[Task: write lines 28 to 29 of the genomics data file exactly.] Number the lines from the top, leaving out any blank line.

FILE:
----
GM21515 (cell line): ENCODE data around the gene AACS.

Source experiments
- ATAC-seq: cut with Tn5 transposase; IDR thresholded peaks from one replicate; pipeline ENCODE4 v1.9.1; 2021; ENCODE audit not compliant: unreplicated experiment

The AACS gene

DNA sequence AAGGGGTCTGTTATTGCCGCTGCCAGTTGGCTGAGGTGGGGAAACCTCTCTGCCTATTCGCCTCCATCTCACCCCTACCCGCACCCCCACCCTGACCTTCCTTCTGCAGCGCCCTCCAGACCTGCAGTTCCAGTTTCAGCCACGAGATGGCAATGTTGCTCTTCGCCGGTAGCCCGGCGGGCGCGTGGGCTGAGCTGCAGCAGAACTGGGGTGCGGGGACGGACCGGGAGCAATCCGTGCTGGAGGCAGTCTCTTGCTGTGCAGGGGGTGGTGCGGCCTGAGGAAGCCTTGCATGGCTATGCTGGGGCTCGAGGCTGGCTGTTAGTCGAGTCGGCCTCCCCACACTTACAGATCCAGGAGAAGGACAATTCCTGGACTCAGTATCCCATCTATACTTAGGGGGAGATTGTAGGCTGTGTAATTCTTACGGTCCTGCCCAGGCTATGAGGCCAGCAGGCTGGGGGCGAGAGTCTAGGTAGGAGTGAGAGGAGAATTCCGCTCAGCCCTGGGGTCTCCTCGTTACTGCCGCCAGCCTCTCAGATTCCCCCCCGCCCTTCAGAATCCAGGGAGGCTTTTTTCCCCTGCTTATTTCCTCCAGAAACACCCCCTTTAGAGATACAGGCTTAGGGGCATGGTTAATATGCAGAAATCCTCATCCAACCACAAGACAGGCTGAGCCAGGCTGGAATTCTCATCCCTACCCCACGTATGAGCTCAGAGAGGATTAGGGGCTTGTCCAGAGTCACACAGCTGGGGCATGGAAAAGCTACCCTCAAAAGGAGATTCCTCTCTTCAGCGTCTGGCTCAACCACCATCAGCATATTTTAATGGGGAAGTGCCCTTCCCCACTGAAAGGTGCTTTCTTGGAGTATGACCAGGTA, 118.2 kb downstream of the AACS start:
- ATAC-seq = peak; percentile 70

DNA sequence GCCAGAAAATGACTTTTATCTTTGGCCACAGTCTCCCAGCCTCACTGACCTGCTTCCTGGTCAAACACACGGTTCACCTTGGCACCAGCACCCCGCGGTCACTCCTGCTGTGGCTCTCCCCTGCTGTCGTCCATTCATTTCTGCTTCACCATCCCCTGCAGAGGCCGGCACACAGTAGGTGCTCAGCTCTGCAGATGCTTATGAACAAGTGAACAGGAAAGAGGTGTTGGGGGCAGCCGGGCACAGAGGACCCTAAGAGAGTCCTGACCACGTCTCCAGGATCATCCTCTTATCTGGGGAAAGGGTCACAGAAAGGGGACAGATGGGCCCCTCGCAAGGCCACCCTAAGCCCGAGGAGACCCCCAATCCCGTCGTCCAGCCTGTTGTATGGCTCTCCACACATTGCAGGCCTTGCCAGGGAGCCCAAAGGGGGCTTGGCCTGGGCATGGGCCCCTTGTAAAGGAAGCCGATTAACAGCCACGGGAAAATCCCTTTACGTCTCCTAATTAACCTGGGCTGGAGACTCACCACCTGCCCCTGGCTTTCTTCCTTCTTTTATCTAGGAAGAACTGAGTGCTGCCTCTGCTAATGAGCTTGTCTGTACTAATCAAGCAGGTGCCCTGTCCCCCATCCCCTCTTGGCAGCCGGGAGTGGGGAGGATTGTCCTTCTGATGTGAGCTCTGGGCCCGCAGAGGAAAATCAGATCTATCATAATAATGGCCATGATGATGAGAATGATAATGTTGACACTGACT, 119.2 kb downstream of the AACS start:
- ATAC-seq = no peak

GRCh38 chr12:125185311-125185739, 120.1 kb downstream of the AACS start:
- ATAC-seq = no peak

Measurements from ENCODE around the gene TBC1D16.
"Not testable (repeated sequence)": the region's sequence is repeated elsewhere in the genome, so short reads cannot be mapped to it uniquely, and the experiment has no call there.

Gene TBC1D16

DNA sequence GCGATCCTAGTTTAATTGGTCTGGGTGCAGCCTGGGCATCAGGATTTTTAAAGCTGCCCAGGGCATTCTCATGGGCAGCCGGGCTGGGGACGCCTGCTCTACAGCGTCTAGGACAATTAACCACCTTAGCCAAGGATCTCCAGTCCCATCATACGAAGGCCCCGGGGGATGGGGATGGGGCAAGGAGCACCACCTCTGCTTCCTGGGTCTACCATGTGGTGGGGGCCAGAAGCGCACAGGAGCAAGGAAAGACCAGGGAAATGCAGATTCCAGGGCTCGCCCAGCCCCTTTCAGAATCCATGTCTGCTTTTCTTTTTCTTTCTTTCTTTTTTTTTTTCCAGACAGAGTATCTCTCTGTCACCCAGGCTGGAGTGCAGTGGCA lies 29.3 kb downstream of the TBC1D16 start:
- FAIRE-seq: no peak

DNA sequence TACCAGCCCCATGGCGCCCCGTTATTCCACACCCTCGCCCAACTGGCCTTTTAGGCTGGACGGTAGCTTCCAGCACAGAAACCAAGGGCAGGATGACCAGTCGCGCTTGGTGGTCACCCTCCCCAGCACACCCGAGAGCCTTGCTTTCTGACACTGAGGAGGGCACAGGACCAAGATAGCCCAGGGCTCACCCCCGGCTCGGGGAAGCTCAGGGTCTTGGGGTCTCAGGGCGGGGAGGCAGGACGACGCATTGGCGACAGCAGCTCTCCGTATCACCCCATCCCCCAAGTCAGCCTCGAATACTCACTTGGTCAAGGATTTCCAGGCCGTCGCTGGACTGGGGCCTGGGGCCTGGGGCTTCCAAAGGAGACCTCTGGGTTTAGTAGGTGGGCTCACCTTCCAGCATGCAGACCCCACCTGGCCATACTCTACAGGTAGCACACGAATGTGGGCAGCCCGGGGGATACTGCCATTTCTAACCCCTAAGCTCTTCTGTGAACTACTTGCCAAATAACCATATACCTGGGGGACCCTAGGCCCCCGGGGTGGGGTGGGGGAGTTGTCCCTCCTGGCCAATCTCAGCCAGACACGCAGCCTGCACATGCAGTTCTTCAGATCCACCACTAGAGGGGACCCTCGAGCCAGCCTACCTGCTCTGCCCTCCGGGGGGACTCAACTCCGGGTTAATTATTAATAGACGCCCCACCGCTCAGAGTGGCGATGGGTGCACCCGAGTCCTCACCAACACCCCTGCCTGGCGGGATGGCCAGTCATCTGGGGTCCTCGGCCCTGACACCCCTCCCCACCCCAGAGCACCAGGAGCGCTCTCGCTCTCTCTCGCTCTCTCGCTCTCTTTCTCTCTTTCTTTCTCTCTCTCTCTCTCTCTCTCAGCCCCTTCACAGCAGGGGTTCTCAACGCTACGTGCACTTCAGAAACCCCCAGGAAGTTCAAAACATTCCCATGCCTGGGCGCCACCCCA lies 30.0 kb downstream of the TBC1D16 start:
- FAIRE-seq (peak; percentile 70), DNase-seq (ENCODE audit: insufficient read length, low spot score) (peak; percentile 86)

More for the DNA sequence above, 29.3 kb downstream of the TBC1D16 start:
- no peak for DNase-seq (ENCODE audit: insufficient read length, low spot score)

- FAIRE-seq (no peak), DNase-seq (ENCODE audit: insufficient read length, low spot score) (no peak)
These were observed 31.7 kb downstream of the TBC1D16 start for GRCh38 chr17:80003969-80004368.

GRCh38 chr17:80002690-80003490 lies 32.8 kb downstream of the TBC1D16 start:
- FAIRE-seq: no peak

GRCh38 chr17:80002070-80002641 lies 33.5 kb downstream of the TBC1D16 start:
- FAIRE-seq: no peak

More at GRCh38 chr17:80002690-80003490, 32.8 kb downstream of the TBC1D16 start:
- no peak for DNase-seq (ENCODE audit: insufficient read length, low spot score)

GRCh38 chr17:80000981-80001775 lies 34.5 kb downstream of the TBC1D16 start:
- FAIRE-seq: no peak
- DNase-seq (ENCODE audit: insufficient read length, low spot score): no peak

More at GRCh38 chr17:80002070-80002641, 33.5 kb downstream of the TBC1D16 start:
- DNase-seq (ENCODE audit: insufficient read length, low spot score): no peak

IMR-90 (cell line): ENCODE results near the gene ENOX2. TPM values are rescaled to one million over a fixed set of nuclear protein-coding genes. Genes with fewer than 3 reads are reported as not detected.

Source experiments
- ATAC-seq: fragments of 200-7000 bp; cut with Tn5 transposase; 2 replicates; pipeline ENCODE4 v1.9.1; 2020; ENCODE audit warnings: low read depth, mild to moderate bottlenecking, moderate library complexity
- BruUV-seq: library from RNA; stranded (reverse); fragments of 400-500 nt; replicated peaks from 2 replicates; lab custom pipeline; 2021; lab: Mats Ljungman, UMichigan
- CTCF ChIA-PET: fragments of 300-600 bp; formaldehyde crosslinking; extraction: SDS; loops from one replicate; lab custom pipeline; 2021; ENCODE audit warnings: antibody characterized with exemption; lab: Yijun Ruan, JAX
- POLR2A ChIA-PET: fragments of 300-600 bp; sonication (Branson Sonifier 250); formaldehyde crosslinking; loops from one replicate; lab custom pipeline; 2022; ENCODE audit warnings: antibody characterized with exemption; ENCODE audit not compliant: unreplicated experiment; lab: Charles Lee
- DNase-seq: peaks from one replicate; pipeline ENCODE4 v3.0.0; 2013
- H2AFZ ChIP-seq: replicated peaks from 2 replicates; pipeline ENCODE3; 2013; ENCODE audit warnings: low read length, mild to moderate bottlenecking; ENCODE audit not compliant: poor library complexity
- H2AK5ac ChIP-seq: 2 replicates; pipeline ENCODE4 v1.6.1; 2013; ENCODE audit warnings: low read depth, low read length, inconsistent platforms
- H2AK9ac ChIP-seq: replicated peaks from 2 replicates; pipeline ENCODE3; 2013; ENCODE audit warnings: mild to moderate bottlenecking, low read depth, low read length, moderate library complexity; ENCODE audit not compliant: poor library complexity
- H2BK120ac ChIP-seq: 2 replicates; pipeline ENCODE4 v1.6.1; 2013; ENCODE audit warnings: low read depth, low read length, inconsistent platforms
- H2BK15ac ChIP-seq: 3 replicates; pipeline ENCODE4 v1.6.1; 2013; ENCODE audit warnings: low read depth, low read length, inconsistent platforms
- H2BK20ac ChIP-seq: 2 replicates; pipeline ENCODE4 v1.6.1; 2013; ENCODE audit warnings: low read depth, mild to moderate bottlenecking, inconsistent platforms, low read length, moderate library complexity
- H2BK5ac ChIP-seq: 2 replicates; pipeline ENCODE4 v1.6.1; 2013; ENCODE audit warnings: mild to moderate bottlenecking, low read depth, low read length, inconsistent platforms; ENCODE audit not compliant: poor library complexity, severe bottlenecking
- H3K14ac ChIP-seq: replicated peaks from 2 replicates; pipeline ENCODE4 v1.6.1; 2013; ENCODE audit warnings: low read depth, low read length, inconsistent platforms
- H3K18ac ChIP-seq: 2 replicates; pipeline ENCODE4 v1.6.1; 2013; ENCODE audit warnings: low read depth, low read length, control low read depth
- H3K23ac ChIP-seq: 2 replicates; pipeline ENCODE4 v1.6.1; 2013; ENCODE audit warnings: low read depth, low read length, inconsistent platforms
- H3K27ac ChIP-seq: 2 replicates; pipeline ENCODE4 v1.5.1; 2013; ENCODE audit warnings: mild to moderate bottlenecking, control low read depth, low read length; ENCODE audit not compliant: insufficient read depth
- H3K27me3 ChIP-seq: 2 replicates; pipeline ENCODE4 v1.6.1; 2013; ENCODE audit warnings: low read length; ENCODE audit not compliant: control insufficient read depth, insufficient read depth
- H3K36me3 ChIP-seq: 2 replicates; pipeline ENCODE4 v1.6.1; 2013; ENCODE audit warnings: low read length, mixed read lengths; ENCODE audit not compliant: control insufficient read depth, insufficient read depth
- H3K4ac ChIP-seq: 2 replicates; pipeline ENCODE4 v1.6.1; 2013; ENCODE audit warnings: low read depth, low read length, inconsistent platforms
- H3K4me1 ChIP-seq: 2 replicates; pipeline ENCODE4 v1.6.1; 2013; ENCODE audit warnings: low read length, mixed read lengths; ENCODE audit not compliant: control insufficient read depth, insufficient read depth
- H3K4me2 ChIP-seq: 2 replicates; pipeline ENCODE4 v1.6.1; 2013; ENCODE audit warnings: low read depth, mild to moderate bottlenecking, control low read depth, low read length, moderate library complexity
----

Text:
GRCh38 chr17:80000981-80001775 lies 34.5 kb downstream of the TBC1D16 start:
- FAIRE-seq: no peak